|Method||Copper engraving with hand colouring|
|Artist||J.G. Sturm after Jacques de Seve|
|Published||Wolfgang Walther, Erlangen, Germany, c.1775.|
|Dimensions||Image and plate 230 x 180 mm|
Plate from 'Die Saugthiere in Abbildungen nach der Natur mit Beschreibungen' 'Animal Illustrations after Nature', or 'Schreber's "Fantastic Animals"' by Johann Christian Daniel von Schreber.
Johann Christian Daniel von Schreber (1739-1810) was a German physician and naturalist. He studied botany with the famous Swedish taxonomist, Carl Linnaeus. From then on, his interest in medicine & botany ran parallel courses, with both an appointment as professor of medicine at University of Erlangen & an appointment as the director of the Erlanger Botanical Gardens & Natural History Museum. Schreber was knighted in 1791.
In 1774, he began what was to be his masterpiece, a work on the mammals of the world, using the taxonomic system of Linnaeus 'Die Saugthiere in Abbildungen nach der Natur mit Beschreibungen' 'Animal Illustrations after Nature', or 'Schreber's Fantastic Animals' published by Wolfgang Walther, Erlangen: 1775-1792.. It was illustrated, containing 755 coloured prints of mammals of the world. For the most the artists, who included such luminaries of the day as George Edwards & De Seve, worked from descriptions of the animals by others who had seen them, rather than actual specimens. The resulting images were sometimes more than a little inaccurate, hence the title of Schreber's "Fantastic Beasts", this charming naiveté making these rare prints highly prized by collectors.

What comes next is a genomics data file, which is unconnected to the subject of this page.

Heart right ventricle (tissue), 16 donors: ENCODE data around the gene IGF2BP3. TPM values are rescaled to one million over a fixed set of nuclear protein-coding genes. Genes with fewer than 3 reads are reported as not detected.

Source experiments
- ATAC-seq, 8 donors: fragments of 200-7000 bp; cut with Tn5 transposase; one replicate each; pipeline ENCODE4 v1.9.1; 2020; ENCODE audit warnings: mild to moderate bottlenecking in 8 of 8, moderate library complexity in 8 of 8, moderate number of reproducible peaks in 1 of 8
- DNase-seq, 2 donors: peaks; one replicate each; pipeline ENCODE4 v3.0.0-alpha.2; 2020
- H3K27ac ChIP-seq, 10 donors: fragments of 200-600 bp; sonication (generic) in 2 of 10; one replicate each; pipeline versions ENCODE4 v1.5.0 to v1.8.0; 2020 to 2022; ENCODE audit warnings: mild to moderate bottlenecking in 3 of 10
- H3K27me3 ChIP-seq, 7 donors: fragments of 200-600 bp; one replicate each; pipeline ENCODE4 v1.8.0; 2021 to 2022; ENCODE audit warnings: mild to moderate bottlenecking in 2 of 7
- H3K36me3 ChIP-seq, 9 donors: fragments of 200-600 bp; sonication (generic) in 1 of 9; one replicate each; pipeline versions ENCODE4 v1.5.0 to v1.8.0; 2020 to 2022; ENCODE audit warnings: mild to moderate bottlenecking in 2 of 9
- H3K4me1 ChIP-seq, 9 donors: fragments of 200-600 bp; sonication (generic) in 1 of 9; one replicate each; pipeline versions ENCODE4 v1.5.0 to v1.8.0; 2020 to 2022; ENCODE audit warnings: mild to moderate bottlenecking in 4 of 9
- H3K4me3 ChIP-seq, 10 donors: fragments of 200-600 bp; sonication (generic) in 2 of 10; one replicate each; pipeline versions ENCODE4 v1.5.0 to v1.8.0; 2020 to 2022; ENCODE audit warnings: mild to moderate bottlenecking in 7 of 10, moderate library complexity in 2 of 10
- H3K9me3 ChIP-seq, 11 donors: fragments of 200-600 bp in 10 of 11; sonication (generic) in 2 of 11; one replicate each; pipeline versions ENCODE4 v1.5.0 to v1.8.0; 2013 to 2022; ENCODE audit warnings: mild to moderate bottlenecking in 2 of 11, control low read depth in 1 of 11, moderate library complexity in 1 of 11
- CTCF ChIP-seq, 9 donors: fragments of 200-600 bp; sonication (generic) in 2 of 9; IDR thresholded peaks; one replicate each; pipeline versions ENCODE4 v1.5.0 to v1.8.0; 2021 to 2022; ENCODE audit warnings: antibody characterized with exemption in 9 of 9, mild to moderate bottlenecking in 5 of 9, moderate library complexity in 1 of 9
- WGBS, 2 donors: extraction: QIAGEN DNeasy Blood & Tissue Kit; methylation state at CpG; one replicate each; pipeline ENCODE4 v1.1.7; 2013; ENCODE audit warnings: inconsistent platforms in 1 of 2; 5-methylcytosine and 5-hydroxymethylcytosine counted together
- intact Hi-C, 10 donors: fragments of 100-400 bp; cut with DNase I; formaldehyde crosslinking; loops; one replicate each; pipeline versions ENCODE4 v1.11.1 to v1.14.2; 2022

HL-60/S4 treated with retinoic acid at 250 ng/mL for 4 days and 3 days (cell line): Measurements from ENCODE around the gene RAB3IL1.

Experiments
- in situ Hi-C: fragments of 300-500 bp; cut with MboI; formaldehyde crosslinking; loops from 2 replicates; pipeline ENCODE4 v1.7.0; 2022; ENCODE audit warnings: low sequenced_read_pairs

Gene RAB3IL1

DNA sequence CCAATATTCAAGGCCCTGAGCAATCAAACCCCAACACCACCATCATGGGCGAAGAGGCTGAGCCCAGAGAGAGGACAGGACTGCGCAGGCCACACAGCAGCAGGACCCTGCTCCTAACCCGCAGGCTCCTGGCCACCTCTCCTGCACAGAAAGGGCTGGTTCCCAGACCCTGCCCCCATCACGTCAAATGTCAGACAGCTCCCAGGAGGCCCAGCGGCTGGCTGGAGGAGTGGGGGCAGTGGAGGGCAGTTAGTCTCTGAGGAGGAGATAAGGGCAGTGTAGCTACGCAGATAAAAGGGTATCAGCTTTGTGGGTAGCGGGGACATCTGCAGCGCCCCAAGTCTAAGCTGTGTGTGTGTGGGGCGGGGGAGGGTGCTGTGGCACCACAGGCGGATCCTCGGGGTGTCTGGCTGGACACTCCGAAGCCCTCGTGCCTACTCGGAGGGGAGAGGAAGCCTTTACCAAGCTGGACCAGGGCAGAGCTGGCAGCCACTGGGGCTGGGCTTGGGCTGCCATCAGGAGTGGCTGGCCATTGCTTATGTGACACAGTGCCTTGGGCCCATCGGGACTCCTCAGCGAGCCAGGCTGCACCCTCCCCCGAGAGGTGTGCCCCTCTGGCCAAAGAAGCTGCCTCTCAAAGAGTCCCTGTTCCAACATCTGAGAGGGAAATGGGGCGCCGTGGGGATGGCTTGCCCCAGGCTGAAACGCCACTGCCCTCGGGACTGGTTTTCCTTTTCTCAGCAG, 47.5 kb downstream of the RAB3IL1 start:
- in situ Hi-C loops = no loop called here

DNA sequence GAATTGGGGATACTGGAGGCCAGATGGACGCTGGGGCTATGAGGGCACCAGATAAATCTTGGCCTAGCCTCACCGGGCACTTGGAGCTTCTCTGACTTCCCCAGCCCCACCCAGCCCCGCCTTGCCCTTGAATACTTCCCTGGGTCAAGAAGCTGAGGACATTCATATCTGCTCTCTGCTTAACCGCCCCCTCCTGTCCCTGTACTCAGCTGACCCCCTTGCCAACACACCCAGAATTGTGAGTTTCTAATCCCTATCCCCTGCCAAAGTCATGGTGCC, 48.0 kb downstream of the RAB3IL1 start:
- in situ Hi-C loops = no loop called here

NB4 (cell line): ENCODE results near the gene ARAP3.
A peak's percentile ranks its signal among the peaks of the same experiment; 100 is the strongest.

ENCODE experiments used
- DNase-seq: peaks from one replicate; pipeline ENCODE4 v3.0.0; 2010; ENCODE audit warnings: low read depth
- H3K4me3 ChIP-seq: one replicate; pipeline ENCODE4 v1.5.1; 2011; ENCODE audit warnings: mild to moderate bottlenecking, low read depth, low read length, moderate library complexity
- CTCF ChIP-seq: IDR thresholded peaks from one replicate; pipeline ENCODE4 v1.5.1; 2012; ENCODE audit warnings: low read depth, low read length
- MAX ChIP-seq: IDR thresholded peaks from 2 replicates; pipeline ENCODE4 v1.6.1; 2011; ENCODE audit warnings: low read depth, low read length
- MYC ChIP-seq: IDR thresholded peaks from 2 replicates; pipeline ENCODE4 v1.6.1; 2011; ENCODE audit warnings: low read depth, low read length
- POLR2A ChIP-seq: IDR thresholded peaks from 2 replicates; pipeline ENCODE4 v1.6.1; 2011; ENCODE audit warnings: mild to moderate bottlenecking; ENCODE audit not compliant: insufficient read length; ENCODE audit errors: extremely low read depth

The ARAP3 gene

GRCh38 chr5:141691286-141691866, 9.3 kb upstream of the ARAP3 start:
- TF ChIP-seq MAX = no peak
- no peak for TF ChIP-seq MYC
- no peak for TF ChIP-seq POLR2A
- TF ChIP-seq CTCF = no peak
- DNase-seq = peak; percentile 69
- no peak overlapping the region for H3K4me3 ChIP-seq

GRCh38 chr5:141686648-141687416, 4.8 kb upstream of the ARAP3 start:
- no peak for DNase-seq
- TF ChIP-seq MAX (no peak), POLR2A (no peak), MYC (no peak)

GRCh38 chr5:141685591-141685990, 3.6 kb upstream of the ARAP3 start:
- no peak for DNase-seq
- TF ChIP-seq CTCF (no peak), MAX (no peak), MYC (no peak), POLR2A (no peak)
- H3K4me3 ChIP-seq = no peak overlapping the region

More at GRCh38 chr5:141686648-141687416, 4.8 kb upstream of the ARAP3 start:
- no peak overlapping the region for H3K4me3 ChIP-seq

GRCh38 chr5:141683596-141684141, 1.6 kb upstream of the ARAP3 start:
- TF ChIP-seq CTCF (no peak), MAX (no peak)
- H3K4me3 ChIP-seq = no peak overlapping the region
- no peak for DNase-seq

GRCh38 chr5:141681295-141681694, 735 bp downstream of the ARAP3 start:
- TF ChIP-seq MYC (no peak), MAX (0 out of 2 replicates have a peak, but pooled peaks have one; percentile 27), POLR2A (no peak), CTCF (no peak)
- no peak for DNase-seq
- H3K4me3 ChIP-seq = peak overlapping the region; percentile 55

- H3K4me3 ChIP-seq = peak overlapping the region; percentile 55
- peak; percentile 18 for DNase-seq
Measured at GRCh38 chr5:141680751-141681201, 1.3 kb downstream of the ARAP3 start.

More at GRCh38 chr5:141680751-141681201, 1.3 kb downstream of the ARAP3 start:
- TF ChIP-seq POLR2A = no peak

Jacques de Sève (Active 1742 –1788) was a French artist and illustrator.
De Sève was commissioned by Georges-Louis Leclerc, Comte de Buffon to provide the illustrations for Histoire naturelle, générale et particulière (1749-1778, in 36 volumes) and then Buffon's Recueil de Vingtquatre Plantes et Fleurs (1772). He also illustrated work by Duhamel du Monceau, Claude Perrault and parts of Encyclopédie Méthodique.